What I see every day is an intense loyalty that these men have towards each other.  Phone numbers get entered into smartphones right away, and even the most disparate of men will call each other if they sense that something is wrong.  Guys with barely anything will whip out a ten dollar bill when another resident is desperate for a pack of cigarettes.  If a guy who has come from a homeless shelter or jail comes in with nothing, a resident with a job will take them shopping.  They get it.  They’ve been there.

They cycle in and out of the 6-month program, sadly, much more due to relapse than to completion.  I have been with these men who make me laugh until I cry who are dead less than 24-hours later.  Unfortunately the surviving men have become inured to these deaths, having experience countless numbers of them, and after they get quiet for a few seconds, they quickly move on.  This is their lives.

I’m the only staff member who isn’t in recovery.  The only thing I’m even close to being “addicted” to is coffee.  They don’t judge me for this and never once has one of my clients doubted that I can help them.  They adore my quirkiness and my loyalty to them.  They sense my compassion and lack of judgement.   Even without training I have seen their vulnerability as they break into tears with me in front of them, peeling away at layers they’ve never known were there.

There is more laughter than tears but every day when I pull up to the house I brace myself for something horrible, a relapse or a death.  It’s the one occupational hazard of this career but as long as I keep on learning from these incredible men, I’m in it for the long haul.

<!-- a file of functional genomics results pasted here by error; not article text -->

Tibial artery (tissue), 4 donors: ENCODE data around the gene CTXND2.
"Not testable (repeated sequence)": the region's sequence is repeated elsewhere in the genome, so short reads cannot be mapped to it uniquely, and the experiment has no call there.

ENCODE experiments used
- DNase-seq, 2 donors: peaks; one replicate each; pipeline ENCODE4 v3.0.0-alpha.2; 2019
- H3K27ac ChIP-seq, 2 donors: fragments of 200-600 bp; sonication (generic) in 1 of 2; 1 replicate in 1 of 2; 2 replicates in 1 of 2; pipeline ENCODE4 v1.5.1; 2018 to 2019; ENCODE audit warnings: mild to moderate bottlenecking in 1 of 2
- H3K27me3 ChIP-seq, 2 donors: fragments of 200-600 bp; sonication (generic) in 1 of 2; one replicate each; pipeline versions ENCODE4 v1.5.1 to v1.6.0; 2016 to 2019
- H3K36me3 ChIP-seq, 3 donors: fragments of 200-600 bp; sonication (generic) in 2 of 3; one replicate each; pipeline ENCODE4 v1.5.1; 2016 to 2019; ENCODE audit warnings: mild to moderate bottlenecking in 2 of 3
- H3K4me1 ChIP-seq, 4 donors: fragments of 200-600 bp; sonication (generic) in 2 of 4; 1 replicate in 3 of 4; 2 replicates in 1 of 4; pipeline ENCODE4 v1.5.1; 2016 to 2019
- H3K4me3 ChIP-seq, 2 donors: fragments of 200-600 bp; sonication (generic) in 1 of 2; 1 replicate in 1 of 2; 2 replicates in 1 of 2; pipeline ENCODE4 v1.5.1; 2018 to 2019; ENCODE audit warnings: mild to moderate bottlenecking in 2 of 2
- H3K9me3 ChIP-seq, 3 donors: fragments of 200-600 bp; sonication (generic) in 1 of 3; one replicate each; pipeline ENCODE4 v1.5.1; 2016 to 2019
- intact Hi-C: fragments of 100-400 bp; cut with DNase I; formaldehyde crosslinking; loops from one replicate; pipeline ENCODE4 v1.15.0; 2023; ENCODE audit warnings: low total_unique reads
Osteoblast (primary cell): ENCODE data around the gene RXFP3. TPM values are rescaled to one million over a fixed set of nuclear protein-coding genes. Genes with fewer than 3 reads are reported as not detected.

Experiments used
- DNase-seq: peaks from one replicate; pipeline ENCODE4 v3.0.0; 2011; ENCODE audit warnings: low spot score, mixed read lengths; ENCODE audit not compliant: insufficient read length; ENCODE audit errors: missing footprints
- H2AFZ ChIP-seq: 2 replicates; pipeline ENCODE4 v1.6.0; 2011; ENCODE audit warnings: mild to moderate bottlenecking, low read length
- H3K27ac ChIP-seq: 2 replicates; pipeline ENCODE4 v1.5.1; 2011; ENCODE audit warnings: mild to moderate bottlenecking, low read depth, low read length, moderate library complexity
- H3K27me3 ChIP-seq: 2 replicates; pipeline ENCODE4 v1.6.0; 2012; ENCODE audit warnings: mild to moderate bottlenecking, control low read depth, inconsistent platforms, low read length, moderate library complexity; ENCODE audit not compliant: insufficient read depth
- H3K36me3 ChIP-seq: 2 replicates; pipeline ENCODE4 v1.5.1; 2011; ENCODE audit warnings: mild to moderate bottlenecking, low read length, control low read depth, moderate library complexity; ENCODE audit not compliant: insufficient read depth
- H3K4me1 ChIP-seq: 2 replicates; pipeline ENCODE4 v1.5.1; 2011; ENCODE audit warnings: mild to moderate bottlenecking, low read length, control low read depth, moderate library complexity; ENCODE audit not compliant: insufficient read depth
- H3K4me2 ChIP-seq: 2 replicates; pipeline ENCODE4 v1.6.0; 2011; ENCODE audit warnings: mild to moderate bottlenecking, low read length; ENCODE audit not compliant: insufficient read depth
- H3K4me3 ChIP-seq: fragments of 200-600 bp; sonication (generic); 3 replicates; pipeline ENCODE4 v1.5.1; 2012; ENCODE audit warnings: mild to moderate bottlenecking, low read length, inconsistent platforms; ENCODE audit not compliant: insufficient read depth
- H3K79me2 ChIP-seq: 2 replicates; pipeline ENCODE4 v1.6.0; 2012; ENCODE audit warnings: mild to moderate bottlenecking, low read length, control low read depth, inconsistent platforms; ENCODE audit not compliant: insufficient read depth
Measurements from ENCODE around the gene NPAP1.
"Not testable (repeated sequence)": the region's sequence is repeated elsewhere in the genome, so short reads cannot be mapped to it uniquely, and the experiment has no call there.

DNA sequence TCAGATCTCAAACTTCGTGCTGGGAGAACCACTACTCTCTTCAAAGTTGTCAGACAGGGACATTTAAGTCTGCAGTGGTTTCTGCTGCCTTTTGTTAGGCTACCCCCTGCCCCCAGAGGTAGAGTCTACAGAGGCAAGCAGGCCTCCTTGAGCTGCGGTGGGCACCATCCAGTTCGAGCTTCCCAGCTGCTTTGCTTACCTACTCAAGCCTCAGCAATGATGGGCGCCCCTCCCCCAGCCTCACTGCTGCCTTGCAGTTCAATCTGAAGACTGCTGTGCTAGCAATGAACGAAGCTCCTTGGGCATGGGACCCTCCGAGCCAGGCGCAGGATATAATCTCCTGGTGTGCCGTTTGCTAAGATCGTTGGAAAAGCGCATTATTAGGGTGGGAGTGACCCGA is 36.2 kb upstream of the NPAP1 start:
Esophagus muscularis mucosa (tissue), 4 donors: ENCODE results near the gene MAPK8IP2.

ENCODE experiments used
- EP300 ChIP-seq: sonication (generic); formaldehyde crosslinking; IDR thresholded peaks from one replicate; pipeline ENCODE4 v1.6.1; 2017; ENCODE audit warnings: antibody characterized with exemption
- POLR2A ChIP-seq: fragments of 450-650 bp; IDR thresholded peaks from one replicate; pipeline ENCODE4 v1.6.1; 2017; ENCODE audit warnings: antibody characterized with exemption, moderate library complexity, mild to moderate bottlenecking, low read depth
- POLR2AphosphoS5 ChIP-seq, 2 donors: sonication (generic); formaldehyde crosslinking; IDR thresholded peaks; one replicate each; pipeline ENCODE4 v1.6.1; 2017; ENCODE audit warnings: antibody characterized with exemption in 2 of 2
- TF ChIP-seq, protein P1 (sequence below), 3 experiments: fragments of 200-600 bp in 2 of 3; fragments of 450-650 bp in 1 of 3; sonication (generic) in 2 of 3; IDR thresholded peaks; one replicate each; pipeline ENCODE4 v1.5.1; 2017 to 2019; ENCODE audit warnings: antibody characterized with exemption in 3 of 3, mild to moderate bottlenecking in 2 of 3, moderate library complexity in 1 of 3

“Why Do I Keep Doing This?”


Yesterday at the men’s sober living program where I am a case manager, I witnessed the implosion of one of our residents.  To me, he was always the most intriguing and one who I knew the least.  He wasn’t on my caseload but I had read his file and learned about his ongoing struggles.  He is very tall, very handsome, very articulate, is (was) a lawyer.  He is also an alcoholic, one of the few in the program who isn’t a heroin addict.  When I would do rounds, part of the job to essentially make sure none of they guys has overdosed in their beds, I noticed that he was reading Philip Roth’s “American Pastoral,” a book that has been on my list for years.

The men in the program are required to find a job after 45 days of their admittance and he had taken a job at a Jiffy Lube, a far cry from practicing law.  Most of the men are just happy to actually FIND a job and are humbled, not necessarily bitter about their new reality.  On days off, they can do whatever they want–go to the beach, movies, whatever, as long as they’re back in the house at a certain time.  There are random urine checks and the knowledge that our eagle-eyed staff, all in recovery except for me, can pick out a relapse from a mile away.

Yesterday, at around 4 in the afternoon, this resident was a bit wobbly going up the stairs to the house.  He apparently reeked of alcohol and was immediately given a breathalyzer.  His levels were off the charts.  He LOOKED so different, his face sort of doughy, his eyes red.  He came into the office that I share with my two coworkers and sunk to his knees.  We gave him the obvious space he needed to process how his life had just changed dramatically, knowing that he would be discharged from the program immediately.  For the other guys in the house, seeing someone in that state could be a real trigger.